- Allan Radcliffe
- 11 June 2009
Traquair House, Innerleithen, until Sat 13 Jun
You know summer’s finally arrived when the nation’s brave outdoor theatre companies take to the al fresco stage for that all-too-brief window of long days and (hopefully) fine weather.
Borders company Shakespeare at Traquair couldn’t have a more dramatic natural backdrop to their work in the sprawling gardens and grounds of Traquair House, Scotland’s oldest inhabited castle. Tom Hudson’s production of Othello makes intelligent use of the varying levels, colours, light and spaces offered by this natural setting, swiftly manoeuvring the audience from place to place as the action moves from Venice to Cypress and the jealous ring-master Iago’s dastardly plot to hoodwink his rival Othello and discredit Desdemona plunges towards its corpse-strewn finale.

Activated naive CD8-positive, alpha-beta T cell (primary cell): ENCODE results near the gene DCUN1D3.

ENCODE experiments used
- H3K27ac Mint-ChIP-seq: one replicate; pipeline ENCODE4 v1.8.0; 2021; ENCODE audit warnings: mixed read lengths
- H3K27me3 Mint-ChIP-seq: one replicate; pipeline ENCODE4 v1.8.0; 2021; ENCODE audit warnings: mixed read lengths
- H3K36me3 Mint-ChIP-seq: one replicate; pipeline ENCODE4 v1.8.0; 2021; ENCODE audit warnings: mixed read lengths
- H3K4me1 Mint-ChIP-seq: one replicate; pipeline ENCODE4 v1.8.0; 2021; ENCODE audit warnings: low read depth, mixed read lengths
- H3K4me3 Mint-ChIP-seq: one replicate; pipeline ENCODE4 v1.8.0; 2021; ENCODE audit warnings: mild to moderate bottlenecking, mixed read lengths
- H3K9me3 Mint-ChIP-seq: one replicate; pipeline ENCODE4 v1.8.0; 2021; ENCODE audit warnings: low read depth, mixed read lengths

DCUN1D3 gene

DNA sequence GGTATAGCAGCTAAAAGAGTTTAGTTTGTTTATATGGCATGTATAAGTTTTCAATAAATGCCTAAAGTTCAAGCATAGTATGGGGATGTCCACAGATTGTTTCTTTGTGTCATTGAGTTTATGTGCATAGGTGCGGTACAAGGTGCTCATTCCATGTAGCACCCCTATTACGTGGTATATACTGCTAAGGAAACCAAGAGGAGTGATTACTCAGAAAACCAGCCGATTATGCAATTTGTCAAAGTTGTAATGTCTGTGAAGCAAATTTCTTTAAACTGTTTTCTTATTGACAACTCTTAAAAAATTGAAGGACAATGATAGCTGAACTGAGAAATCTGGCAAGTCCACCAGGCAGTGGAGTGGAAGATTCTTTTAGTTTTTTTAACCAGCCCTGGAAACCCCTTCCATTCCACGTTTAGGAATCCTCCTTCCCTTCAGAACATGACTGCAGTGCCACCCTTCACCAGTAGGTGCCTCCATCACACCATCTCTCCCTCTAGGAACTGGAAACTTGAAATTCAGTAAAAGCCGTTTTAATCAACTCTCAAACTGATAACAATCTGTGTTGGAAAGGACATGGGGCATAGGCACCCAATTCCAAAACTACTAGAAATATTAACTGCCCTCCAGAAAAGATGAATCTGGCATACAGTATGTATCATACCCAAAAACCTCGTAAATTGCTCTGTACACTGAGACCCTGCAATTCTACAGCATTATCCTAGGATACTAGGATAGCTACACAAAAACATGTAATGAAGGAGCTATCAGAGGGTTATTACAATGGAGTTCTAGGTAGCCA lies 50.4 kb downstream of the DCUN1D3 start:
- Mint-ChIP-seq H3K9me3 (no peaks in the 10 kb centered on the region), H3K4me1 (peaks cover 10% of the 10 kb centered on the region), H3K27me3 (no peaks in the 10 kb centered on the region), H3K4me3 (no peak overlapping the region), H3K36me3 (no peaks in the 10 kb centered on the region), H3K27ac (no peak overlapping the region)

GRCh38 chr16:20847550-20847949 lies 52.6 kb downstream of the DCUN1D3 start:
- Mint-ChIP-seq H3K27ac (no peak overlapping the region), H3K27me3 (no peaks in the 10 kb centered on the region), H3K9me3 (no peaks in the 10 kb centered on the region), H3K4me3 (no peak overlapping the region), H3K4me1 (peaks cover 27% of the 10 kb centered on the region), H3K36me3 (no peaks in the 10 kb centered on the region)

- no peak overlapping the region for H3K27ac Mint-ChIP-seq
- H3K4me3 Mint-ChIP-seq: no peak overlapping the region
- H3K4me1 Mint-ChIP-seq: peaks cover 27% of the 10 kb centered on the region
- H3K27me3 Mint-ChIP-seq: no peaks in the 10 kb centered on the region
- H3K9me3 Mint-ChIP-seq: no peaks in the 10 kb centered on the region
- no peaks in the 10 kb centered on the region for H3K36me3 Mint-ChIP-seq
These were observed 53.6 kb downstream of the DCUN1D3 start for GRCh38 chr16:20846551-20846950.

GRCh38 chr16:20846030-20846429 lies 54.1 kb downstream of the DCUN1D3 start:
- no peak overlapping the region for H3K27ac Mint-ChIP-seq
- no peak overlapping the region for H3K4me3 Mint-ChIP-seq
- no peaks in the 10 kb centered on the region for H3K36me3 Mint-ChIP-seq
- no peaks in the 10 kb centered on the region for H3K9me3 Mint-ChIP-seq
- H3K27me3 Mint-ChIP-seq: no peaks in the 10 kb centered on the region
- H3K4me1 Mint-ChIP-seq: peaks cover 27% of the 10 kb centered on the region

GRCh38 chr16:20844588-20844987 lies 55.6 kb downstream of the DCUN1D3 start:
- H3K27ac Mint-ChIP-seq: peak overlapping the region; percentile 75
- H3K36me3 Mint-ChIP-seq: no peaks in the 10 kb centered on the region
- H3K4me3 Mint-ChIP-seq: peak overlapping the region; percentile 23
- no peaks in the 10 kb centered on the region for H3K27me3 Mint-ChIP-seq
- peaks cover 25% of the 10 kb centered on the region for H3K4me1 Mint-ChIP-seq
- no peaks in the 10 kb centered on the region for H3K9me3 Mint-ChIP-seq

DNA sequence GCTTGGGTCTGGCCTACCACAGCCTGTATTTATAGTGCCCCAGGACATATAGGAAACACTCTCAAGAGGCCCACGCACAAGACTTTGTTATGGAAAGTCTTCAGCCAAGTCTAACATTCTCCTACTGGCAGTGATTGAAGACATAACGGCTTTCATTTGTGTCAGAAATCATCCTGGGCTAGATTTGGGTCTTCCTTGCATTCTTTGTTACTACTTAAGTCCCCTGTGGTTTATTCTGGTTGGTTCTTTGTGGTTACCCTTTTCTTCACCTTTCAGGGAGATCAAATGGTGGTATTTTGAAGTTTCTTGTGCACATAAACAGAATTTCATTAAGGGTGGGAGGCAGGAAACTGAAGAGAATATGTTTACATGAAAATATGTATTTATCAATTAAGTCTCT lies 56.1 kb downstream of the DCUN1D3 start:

The abridged text lends a brisk pace to proceedings, and if the energy flags a little at times, the performances are generally strong. Fine support comes in the form of Rosemary Donald as Brabantia (Desdemona gaining a spirited mother while losing the father of the original text) and Donna Vaderberghen as Bianca, Cassio’s mistress. Leah Moorehouse as Emilia, Kirsty Nicholson as Desdemona and Steve Russell as the hapless Moor all come into their own in the play’s final moving scenes. But it’s Scott Noble who takes the acting laurels as the duplicitous, manipulative Iago, dominating the scenes in which he is present and casting a watchful eye over proceedings from the shadows as his low plot takes effect.